The world was changing, and students of international affairs wanted a place where they could discuss current events, engage in scholarly debates, and befriend other globally-minded students outside of their classes. As it turned out, the space already existed, and it only needed one addition to foster the kind of community SIS students needed: coffee.
In 1980, both the undergraduate and graduate student councils sought the approval of then-Dean William Olson to start selling coffee in the lounge. The Davenport Coffee Lounge had arrived.
An entirely student-run initiative, the Dav sold coffee and tea at cost and relied on student volunteers who staffed the Dav in two-hour intervals from 9 a.m.-10 p.m., Monday to Friday. If you wanted a cup, you poured it from the coffee pot yourself and dropped some change into a tin to pay. A cup of coffee or tea would set students back as little as $0.30. All money went directly back into keeping the operation stocked with coffee, tea, cream, sugar, cups, and filters.
In an April 1985 Eagle article, a student journalist complimented "such tongue-tingling flavors of coffee as French Breakfast, Java & Mocha, and Colombian" served regularly at the Dav. Beyond just selling coffee, the Dav achieved its primary goal of bringing together the SIS community. That same Eagle writer commented, "I was struck by the variety of faces I saw and the multitude of languages I heard."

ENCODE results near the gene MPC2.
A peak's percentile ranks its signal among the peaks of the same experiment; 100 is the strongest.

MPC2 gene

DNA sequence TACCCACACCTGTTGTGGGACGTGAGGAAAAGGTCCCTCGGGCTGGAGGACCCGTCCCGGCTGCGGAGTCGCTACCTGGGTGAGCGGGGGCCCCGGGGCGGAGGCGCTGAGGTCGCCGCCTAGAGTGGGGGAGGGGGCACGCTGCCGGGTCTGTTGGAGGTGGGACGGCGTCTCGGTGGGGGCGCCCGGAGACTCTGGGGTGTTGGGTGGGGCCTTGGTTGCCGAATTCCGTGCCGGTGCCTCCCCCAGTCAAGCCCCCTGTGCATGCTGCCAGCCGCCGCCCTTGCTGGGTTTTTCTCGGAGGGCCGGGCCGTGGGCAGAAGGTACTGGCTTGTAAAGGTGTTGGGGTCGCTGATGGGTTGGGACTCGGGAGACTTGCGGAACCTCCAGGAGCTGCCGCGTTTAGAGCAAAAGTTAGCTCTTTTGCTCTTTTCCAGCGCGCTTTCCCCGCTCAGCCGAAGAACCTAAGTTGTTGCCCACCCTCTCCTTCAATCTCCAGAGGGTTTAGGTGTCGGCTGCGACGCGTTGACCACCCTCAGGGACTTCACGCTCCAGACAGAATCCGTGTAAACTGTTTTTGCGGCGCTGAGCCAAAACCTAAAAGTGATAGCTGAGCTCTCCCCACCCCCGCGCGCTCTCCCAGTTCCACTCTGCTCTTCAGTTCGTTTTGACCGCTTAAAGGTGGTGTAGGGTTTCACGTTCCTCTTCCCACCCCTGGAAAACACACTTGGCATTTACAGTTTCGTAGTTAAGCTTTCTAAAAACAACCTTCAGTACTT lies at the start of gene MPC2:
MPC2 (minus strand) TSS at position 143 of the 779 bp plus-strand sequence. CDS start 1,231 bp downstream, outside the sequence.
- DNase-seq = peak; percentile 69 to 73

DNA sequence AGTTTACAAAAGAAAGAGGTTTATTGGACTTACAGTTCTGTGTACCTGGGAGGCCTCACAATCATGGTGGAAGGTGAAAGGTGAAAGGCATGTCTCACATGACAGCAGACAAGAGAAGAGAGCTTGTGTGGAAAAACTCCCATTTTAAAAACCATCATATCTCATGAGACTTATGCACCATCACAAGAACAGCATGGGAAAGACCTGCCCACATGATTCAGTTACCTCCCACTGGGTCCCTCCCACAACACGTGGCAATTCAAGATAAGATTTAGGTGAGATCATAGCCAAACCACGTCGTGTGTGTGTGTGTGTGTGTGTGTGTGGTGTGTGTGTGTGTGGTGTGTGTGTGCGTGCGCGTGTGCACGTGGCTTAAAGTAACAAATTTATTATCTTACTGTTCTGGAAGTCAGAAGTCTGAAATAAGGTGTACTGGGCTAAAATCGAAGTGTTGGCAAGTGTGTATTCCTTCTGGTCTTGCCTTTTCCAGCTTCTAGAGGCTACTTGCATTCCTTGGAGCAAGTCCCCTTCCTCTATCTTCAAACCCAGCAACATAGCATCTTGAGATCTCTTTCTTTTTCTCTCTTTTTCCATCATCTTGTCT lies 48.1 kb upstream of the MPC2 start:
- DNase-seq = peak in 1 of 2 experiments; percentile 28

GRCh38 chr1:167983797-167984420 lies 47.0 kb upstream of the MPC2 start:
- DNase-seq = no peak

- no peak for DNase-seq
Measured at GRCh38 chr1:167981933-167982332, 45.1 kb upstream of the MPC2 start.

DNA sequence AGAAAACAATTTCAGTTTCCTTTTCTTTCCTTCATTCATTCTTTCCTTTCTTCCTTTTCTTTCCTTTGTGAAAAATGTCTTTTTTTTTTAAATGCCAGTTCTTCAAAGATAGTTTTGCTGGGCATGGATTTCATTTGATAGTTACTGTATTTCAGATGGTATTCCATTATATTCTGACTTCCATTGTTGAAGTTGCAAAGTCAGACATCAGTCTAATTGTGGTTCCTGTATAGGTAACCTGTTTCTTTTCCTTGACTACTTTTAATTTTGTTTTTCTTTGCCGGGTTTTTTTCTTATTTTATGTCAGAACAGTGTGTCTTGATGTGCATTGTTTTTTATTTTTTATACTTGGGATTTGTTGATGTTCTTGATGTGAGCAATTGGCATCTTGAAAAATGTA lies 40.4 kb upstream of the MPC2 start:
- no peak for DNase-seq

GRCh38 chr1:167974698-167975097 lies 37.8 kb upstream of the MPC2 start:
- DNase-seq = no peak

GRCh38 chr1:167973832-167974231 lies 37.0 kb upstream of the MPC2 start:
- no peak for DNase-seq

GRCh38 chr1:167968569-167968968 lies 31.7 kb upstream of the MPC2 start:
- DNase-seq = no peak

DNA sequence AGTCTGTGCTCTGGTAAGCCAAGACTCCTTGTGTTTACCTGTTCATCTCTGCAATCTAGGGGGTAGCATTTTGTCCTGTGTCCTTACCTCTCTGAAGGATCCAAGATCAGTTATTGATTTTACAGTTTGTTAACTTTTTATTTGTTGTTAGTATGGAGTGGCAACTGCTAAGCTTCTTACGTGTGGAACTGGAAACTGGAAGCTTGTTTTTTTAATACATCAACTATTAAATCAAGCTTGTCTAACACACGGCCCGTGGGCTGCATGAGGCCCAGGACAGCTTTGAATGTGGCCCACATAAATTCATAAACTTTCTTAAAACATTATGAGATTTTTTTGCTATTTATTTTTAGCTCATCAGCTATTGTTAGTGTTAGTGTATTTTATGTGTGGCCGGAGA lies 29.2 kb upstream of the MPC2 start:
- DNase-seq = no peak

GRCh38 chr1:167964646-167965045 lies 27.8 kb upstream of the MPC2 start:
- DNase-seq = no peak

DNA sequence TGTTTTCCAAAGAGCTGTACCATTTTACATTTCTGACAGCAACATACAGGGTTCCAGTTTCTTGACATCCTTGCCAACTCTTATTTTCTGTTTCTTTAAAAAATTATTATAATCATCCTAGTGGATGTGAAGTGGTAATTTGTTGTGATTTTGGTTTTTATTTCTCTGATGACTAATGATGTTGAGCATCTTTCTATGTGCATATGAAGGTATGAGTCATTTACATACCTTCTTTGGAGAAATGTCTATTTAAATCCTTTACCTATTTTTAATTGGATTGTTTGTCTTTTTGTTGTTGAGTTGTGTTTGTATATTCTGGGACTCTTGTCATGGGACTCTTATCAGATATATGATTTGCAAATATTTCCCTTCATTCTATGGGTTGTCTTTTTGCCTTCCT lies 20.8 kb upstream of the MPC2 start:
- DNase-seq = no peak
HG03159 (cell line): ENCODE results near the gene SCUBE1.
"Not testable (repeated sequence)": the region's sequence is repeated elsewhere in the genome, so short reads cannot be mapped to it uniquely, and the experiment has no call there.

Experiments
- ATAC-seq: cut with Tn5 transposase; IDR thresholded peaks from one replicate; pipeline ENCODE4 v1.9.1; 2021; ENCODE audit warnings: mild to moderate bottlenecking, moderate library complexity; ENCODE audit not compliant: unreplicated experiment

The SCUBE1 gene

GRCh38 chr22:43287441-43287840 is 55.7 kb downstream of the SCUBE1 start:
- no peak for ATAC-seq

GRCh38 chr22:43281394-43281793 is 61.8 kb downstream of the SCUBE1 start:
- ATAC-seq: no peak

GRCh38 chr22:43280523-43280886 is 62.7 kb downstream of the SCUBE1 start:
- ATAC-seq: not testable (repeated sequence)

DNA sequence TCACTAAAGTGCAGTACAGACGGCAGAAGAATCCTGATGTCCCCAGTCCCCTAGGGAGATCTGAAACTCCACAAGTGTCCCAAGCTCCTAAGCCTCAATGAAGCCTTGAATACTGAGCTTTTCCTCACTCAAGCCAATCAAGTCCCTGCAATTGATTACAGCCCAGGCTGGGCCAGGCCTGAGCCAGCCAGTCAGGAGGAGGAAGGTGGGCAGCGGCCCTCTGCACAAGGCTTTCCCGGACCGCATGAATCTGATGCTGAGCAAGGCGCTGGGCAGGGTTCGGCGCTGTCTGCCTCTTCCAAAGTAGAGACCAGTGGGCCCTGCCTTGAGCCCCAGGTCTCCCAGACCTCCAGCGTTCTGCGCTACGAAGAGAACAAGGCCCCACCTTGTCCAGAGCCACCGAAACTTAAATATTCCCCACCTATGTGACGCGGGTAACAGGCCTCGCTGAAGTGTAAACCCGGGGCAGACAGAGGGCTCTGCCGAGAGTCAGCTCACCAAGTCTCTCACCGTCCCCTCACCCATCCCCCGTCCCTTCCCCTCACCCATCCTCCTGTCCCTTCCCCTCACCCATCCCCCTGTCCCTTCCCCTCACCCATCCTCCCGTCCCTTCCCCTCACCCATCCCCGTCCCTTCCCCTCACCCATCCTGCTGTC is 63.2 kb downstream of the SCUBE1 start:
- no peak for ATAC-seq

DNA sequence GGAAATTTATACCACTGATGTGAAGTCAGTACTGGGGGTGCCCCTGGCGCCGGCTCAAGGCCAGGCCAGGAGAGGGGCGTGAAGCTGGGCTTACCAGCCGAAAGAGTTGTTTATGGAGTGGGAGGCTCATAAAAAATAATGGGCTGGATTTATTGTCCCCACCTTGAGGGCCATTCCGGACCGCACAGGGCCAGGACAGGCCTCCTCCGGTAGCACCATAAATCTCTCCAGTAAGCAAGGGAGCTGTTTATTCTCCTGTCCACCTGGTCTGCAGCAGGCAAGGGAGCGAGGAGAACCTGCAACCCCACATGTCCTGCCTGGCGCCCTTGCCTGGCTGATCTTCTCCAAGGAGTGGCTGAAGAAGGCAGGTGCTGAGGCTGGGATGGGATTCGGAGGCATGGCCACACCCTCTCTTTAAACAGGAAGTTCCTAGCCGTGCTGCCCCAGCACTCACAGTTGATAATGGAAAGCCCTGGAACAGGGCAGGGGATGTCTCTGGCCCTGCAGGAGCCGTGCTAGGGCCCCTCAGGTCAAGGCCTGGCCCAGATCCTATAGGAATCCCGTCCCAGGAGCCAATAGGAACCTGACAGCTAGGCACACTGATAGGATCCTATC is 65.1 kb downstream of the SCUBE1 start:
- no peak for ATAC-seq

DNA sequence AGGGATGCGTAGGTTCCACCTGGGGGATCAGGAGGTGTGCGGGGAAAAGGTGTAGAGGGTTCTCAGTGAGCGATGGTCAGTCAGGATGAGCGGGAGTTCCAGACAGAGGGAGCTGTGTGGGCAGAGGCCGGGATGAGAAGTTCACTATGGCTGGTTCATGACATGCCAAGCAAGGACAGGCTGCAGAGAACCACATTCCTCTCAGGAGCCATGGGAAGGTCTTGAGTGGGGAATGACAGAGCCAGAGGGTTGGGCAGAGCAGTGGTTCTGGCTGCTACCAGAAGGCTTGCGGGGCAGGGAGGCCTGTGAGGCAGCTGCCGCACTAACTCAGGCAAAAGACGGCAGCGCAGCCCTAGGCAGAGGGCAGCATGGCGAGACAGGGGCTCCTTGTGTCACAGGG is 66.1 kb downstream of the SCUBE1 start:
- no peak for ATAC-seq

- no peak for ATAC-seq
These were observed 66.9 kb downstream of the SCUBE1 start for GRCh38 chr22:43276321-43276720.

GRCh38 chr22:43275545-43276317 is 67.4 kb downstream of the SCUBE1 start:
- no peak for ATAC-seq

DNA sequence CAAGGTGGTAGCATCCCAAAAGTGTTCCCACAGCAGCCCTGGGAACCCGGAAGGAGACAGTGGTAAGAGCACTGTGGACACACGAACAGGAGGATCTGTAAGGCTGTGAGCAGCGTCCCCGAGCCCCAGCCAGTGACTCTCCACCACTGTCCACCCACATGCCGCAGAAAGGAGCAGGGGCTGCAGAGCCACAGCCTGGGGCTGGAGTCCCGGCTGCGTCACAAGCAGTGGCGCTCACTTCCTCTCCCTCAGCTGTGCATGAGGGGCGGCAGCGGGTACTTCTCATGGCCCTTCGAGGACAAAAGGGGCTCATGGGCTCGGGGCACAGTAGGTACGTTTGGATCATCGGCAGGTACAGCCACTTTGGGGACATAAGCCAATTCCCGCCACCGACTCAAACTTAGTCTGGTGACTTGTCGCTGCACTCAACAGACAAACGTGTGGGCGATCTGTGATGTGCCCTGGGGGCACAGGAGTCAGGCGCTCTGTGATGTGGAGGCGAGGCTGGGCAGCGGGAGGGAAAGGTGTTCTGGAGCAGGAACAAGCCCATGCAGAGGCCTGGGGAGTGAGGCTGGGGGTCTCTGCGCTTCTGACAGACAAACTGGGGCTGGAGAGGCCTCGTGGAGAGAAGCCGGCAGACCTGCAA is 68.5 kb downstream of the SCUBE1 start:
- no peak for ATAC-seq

Over time, the Dav became much more than a study lounge with a pot of coffee percolating. It evolved into a full-service, non-profit coffee lounge that employed work-study students.
The Dav fell on rocky times in 2000, when the university was considering replacing the student-run lounge. The university requested a major change to operations that temporarily sidelined the Dav: the coffee lounge would have to become a licensed coffee shop. The demand meant that the Davenport would have to operate as a business and pay full salaries to employees, who were federal work-study students with subsidized pay. During this period of uncertainty, the Dav couldn't make any sales; instead, self-serve coffee was available for free.
In October 2000, AU President Benjamin Ladner decided to allow the Dav to pursue a non-profit organization license and open its doors once again.
In 2010, the Dav migrated to its current location in the new SIS building. "Business took off when we moved to the new space," said manager Becky Regan. Entirely self-sustaining, the Dav doesn't receive any money from the university or SIS and uses all profits to purchase products and pay the work-study students behind the counter.
So how much do students, staff, faculty, and visitors enjoy their drinks from the Dav? The Dav goes through about 300 pounds of locally roasted coffee per week. In 2017, the Dav served more than 27,000 cups of coffee; 33,000 fresh pastries from local vendors; 18,000 chais; 15,200 iced coffees; and 12,200 lattes.
"The mission of Davenport is to have a space on campus for faculty, students, and staff to come together," said Regan. "We feel lucky to be part of the SIS community, which has always been so supportive of the Dav."
Learn more about the
60th anniversary of the School of International Service.